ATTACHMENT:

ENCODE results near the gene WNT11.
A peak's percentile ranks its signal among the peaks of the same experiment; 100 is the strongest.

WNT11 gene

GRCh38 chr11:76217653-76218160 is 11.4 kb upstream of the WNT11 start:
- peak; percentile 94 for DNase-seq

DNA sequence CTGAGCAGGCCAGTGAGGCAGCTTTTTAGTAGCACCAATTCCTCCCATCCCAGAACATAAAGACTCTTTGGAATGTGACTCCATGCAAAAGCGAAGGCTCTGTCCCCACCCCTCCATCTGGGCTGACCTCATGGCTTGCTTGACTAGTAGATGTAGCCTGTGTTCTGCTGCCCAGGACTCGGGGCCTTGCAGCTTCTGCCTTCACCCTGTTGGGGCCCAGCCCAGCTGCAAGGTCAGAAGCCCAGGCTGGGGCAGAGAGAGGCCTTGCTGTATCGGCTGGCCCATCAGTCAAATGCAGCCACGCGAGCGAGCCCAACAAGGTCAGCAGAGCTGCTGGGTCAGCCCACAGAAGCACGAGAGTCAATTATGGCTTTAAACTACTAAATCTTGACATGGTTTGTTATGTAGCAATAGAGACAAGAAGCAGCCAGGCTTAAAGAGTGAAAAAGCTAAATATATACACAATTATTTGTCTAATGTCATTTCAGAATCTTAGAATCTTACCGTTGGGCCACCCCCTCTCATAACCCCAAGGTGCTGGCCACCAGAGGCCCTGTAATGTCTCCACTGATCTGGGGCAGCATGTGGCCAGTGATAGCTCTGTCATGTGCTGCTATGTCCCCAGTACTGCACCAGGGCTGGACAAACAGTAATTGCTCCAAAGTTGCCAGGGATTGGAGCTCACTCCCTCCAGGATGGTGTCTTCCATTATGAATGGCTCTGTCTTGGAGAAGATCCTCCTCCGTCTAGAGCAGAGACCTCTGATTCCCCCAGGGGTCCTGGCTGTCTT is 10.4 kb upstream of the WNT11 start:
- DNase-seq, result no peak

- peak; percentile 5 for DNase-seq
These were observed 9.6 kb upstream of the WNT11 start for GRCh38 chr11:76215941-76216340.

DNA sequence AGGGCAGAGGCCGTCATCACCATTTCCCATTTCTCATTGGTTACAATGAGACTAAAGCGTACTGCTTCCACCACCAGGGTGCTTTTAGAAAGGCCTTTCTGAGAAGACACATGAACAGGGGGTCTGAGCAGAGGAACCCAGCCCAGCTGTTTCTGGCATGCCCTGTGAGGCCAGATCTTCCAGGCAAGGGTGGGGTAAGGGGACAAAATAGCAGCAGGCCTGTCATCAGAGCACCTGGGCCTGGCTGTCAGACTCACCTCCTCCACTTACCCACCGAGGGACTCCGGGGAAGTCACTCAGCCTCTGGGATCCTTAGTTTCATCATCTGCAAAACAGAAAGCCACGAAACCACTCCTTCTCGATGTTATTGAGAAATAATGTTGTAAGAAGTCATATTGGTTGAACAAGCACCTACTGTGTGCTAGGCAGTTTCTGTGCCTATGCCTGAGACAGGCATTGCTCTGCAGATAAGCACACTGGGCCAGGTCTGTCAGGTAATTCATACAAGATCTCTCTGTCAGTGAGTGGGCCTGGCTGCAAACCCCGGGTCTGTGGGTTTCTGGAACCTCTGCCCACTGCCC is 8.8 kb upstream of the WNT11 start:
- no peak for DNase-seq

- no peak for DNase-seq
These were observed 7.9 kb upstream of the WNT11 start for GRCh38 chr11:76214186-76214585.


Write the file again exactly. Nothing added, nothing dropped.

ENCODE results near the gene WNT11.
A peak's percentile ranks its signal among the peaks of the same experiment; 100 is the strongest.

WNT11 gene

GRCh38 chr11:76217653-76218160 is 11.4 kb upstream of the WNT11 start:
- peak; percentile 94 for DNase-seq

DNA sequence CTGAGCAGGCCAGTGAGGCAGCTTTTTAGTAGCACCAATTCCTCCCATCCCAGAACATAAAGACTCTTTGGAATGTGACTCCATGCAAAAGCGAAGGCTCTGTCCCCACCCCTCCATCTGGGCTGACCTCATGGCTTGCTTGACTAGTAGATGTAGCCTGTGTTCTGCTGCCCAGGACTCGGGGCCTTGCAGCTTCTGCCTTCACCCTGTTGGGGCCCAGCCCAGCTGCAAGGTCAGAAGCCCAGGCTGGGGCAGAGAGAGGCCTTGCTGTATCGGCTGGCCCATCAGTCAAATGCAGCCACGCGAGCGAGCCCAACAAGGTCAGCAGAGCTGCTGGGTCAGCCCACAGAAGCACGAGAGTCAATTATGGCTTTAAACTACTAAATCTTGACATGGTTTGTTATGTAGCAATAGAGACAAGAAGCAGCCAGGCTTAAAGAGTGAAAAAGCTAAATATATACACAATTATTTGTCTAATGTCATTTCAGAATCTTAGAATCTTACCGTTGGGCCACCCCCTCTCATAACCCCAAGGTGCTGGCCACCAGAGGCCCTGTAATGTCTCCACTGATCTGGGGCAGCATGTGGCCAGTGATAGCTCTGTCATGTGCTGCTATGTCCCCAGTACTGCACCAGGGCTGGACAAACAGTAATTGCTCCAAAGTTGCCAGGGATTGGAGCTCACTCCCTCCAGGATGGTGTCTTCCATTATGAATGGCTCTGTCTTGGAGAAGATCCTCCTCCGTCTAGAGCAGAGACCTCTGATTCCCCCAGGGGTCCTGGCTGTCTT is 10.4 kb upstream of the WNT11 start:
- DNase-seq, result no peak

- peak; percentile 5 for DNase-seq
These were observed 9.6 kb upstream of the WNT11 start for GRCh38 chr11:76215941-76216340.

DNA sequence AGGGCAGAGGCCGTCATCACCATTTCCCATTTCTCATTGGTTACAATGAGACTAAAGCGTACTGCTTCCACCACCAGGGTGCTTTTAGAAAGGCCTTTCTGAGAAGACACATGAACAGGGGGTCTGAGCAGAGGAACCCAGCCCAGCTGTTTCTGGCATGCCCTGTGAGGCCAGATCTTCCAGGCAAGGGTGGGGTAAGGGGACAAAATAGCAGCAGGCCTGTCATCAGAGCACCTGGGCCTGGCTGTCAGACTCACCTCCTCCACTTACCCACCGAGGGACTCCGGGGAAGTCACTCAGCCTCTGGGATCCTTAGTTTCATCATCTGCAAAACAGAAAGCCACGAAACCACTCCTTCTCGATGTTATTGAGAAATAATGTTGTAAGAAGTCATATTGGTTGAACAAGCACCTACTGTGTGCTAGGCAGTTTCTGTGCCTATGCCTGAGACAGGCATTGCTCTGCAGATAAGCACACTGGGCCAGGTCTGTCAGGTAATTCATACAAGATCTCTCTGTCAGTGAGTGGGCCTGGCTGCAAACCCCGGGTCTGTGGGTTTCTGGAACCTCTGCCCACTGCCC is 8.8 kb upstream of the WNT11 start:
- no peak for DNase-seq

- no peak for DNase-seq
These were observed 7.9 kb upstream of the WNT11 start for GRCh38 chr11:76214186-76214585.